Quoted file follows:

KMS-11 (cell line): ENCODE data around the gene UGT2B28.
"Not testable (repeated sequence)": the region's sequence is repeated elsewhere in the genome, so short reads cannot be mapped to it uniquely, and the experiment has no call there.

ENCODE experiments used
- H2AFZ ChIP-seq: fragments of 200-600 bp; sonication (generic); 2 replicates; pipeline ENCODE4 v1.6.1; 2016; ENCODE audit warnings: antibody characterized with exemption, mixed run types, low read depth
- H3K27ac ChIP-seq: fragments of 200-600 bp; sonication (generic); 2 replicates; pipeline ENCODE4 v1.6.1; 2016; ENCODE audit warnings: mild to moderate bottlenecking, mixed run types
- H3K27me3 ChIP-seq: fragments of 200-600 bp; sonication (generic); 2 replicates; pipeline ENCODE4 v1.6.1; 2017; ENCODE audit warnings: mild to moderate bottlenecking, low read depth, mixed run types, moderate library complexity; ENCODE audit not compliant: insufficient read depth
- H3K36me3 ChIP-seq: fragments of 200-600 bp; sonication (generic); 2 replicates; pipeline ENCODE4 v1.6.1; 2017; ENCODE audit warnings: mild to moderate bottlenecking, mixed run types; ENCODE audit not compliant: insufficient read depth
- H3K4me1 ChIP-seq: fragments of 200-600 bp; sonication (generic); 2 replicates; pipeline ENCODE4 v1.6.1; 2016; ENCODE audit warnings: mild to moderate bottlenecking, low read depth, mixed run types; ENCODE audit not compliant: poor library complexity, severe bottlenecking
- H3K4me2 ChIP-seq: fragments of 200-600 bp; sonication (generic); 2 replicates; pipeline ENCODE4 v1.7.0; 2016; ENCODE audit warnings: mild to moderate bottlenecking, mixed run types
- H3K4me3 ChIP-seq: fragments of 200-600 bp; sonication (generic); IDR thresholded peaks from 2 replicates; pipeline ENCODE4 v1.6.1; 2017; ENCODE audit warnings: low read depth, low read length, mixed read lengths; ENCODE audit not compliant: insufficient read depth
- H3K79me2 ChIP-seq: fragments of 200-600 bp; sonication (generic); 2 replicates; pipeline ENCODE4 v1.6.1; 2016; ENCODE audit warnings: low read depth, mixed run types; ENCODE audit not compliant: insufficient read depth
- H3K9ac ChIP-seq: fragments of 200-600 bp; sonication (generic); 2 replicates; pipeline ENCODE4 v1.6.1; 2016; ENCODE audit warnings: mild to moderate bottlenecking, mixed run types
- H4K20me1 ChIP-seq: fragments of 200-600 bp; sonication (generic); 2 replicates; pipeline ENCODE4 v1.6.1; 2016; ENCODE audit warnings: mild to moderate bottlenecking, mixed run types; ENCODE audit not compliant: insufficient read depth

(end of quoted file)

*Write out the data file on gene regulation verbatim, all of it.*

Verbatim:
KMS-11 (cell line): ENCODE data around the gene UGT2B28.
"Not testable (repeated sequence)": the region's sequence is repeated elsewhere in the genome, so short reads cannot be mapped to it uniquely, and the experiment has no call there.

ENCODE experiments used
- H2AFZ ChIP-seq: fragments of 200-600 bp; sonication (generic); 2 replicates; pipeline ENCODE4 v1.6.1; 2016; ENCODE audit warnings: antibody characterized with exemption, mixed run types, low read depth
- H3K27ac ChIP-seq: fragments of 200-600 bp; sonication (generic); 2 replicates; pipeline ENCODE4 v1.6.1; 2016; ENCODE audit warnings: mild to moderate bottlenecking, mixed run types
- H3K27me3 ChIP-seq: fragments of 200-600 bp; sonication (generic); 2 replicates; pipeline ENCODE4 v1.6.1; 2017; ENCODE audit warnings: mild to moderate bottlenecking, low read depth, mixed run types, moderate library complexity; ENCODE audit not compliant: insufficient read depth
- H3K36me3 ChIP-seq: fragments of 200-600 bp; sonication (generic); 2 replicates; pipeline ENCODE4 v1.6.1; 2017; ENCODE audit warnings: mild to moderate bottlenecking, mixed run types; ENCODE audit not compliant: insufficient read depth
- H3K4me1 ChIP-seq: fragments of 200-600 bp; sonication (generic); 2 replicates; pipeline ENCODE4 v1.6.1; 2016; ENCODE audit warnings: mild to moderate bottlenecking, low read depth, mixed run types; ENCODE audit not compliant: poor library complexity, severe bottlenecking
- H3K4me2 ChIP-seq: fragments of 200-600 bp; sonication (generic); 2 replicates; pipeline ENCODE4 v1.7.0; 2016; ENCODE audit warnings: mild to moderate bottlenecking, mixed run types
- H3K4me3 ChIP-seq: fragments of 200-600 bp; sonication (generic); IDR thresholded peaks from 2 replicates; pipeline ENCODE4 v1.6.1; 2017; ENCODE audit warnings: low read depth, low read length, mixed read lengths; ENCODE audit not compliant: insufficient read depth
- H3K79me2 ChIP-seq: fragments of 200-600 bp; sonication (generic); 2 replicates; pipeline ENCODE4 v1.6.1; 2016; ENCODE audit warnings: low read depth, mixed run types; ENCODE audit not compliant: insufficient read depth
- H3K9ac ChIP-seq: fragments of 200-600 bp; sonication (generic); 2 replicates; pipeline ENCODE4 v1.6.1; 2016; ENCODE audit warnings: mild to moderate bottlenecking, mixed run types
- H4K20me1 ChIP-seq: fragments of 200-600 bp; sonication (generic); 2 replicates; pipeline ENCODE4 v1.6.1; 2016; ENCODE audit warnings: mild to moderate bottlenecking, mixed run types; ENCODE audit not compliant: insufficient read depth